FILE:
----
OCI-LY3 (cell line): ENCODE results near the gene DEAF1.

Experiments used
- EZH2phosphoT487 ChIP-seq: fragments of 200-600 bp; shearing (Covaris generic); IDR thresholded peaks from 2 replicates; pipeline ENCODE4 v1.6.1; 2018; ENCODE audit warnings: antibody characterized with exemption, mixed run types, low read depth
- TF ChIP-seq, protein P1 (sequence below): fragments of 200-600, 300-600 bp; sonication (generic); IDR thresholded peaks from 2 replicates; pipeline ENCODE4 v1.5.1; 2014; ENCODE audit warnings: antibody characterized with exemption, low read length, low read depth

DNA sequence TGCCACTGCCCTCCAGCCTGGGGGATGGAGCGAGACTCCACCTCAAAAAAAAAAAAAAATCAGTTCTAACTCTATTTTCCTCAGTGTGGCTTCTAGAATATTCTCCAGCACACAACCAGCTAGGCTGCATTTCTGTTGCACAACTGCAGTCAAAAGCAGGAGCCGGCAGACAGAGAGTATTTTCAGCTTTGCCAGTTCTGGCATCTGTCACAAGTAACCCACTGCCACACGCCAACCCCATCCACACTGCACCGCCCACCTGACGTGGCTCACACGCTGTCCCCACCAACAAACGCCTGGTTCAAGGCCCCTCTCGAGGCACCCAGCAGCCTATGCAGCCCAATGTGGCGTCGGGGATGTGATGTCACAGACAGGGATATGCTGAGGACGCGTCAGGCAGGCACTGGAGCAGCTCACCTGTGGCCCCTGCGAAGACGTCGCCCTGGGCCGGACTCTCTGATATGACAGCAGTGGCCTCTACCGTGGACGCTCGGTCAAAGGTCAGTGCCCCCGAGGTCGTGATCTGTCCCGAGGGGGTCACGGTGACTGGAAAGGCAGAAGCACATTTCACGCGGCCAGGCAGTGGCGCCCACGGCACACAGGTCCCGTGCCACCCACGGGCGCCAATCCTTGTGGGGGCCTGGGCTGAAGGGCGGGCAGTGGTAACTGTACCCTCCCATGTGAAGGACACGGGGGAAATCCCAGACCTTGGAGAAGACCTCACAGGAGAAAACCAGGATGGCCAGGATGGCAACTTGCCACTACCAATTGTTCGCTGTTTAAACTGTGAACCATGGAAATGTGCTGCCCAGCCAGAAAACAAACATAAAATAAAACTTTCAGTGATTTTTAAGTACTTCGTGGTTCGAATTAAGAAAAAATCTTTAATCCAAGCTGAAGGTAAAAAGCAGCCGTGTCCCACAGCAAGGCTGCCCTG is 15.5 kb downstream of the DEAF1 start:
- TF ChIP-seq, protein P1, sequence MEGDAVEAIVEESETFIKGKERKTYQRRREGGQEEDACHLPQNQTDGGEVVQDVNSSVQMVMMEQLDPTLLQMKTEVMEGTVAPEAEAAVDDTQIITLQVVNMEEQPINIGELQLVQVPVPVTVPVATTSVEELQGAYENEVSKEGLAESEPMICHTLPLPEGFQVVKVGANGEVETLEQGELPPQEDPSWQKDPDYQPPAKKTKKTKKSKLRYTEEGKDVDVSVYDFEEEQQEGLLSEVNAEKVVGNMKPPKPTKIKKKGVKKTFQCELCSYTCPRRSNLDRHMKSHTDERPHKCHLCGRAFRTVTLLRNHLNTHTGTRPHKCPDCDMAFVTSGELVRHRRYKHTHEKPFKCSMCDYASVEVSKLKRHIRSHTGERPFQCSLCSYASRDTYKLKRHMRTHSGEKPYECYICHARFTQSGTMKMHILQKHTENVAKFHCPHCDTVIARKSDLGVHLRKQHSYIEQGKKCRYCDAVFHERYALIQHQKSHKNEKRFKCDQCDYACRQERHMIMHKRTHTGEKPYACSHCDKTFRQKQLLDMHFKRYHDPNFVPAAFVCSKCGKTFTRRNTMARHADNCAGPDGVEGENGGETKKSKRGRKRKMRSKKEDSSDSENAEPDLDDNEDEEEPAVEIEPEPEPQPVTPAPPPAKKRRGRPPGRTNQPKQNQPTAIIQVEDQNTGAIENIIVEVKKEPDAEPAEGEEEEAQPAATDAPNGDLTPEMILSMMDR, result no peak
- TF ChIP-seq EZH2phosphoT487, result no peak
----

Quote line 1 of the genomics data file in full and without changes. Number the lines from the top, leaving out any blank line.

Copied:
OCI-LY3 (cell line): ENCODE results near the gene DEAF1.